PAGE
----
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TB: late stuf; HYB: slow year

We had an early spell of 105-degree weather this year that forced out any
blooms on the way and drove pretty much everything else into early dormancy,
so it was a lousy bloom season.  A few stragglers that avoided dormancy
(although the stalks are not very good) are Throb, Cascade Springs, Mabel
Andrews, and Fogbound.  Out of 5 new Blyth iris planted in February, three are
deforming in that distinctive pre-stalk way.

The hot weather and my general laziness (late starts, being out of work, means
the flowers saw the sun before they saw pollen) resulted in my worst ever crop
of pods.  Not counting bee pods, I have REVERE X LOUISA'S SONG; BEST BET X
that's it.  Five more tries and I still couldn't get Louisa's Song X Cloud
Ballet to take.  Oh well, I don't have room for what I already have.  Just
seems like a disgrace; I made about 60 crosses (including repeats); I have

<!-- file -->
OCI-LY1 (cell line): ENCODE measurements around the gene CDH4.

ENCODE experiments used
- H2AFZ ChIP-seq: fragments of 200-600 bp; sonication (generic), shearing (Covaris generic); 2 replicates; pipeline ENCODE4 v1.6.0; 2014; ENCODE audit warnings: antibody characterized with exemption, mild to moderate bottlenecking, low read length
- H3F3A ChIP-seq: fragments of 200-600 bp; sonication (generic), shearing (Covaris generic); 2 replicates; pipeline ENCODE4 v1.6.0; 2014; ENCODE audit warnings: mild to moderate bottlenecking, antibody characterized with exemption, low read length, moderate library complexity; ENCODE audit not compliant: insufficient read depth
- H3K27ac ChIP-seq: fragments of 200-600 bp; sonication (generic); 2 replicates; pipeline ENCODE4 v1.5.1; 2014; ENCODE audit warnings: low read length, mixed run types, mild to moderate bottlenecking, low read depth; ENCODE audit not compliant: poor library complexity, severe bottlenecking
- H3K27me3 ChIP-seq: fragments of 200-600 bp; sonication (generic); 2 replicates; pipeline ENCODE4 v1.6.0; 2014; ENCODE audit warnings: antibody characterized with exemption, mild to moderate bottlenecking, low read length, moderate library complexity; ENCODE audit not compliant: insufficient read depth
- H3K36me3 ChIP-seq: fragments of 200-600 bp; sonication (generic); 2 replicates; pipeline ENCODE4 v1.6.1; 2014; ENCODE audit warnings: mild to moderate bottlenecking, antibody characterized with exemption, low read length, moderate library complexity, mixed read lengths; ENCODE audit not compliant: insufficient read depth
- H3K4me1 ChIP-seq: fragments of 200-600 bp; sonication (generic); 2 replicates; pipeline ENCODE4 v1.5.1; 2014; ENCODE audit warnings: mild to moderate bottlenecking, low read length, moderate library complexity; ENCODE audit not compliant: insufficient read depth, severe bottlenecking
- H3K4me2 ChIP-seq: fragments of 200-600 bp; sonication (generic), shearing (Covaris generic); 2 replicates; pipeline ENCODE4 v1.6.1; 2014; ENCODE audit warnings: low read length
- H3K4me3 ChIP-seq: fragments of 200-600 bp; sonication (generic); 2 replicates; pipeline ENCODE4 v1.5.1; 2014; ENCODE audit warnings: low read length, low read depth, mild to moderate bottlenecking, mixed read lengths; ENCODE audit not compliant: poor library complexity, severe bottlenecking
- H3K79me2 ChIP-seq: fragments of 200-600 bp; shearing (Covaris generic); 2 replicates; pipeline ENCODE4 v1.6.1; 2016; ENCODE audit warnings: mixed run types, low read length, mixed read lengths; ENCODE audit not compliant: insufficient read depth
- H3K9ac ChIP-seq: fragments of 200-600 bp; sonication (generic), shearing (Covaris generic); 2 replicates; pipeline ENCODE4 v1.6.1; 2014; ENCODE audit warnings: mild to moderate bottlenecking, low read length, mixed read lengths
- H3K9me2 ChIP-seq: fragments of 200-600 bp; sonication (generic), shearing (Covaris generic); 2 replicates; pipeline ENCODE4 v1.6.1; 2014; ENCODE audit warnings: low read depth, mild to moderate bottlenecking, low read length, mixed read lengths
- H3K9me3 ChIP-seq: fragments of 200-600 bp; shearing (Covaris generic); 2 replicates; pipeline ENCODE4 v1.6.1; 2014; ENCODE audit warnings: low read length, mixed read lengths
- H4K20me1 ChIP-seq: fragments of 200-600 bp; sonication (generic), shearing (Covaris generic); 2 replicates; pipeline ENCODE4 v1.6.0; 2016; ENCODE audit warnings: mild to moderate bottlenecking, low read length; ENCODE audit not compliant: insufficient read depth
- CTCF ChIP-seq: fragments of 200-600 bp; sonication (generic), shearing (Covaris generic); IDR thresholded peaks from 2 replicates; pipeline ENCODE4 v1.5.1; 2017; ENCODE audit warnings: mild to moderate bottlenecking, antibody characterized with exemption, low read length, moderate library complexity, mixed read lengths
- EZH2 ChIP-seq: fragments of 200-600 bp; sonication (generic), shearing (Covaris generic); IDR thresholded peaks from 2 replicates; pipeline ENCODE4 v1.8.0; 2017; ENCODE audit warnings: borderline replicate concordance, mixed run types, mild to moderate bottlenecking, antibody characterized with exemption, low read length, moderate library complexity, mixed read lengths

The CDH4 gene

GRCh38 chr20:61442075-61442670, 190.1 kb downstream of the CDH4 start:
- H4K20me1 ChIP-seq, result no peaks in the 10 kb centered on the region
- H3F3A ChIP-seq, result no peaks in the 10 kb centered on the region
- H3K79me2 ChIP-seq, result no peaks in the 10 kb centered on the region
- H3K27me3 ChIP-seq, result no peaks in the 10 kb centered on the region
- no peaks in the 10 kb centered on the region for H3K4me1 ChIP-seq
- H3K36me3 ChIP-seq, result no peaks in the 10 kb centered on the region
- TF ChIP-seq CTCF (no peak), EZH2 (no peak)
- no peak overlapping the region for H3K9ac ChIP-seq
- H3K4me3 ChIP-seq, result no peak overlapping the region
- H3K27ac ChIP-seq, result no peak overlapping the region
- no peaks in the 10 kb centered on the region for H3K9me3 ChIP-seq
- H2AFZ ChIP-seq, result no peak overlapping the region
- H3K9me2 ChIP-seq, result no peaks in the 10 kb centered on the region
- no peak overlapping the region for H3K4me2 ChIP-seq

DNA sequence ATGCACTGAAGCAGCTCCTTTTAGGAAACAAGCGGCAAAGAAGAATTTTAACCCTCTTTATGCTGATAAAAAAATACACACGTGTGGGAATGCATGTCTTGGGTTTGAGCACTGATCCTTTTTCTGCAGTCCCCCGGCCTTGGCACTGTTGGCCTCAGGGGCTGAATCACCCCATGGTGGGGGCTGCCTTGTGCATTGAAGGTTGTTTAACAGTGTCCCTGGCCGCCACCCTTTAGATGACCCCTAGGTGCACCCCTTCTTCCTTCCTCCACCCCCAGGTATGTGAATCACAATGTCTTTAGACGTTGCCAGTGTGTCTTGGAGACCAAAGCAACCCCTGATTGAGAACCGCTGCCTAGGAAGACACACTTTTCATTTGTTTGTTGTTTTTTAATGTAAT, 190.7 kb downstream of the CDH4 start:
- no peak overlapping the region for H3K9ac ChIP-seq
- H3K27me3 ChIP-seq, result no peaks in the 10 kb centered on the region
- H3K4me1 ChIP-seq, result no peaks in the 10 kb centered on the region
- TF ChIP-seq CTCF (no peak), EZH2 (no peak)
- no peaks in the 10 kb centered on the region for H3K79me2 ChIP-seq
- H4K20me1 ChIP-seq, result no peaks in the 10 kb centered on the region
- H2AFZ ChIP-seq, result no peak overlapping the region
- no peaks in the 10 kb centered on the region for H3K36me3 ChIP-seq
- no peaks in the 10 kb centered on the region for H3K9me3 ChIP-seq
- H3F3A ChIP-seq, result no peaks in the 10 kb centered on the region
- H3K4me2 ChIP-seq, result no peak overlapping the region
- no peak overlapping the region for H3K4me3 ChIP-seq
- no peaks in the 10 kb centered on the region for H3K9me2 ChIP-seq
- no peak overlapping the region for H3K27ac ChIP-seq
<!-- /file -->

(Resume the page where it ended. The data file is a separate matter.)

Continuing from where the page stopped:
never done anywhere close to that bad on percentage.

In response to earlier posts, I plant all the seeds from a cross, usually in
one 5-gallon pot.  The pots can get very crowded.  This is part of the process
euphemistically referred to here as "Darwinization", a sort of rationalization
for not taking proper care of my prized seedlings.  As far as not planting the
"weak" seedlings goes, not all of the seedlings germinate at the same time so
this can be an unfair comparison.  After about two years of fighting for space
in the pot, even the tiny seedlings can hardly be called weak.

I had a lot of good-but-is-it-really-unique seedlings this year.  Some of the
best were fancy plicatas from a Skipalong - Decipher cross and one cross that
resulted in a bunch of almost identical pink seedlings.  The most interesting
(and variable) crosses were bred from my own space-age plicata and luminata
seedlings.  In the second generation out of Rock Star, a decent percentage of
seedlings shook off that "short" tendency that almost all of the first
generation carried.

John Reeds
San Juan Capistrano, California (zone 9b)


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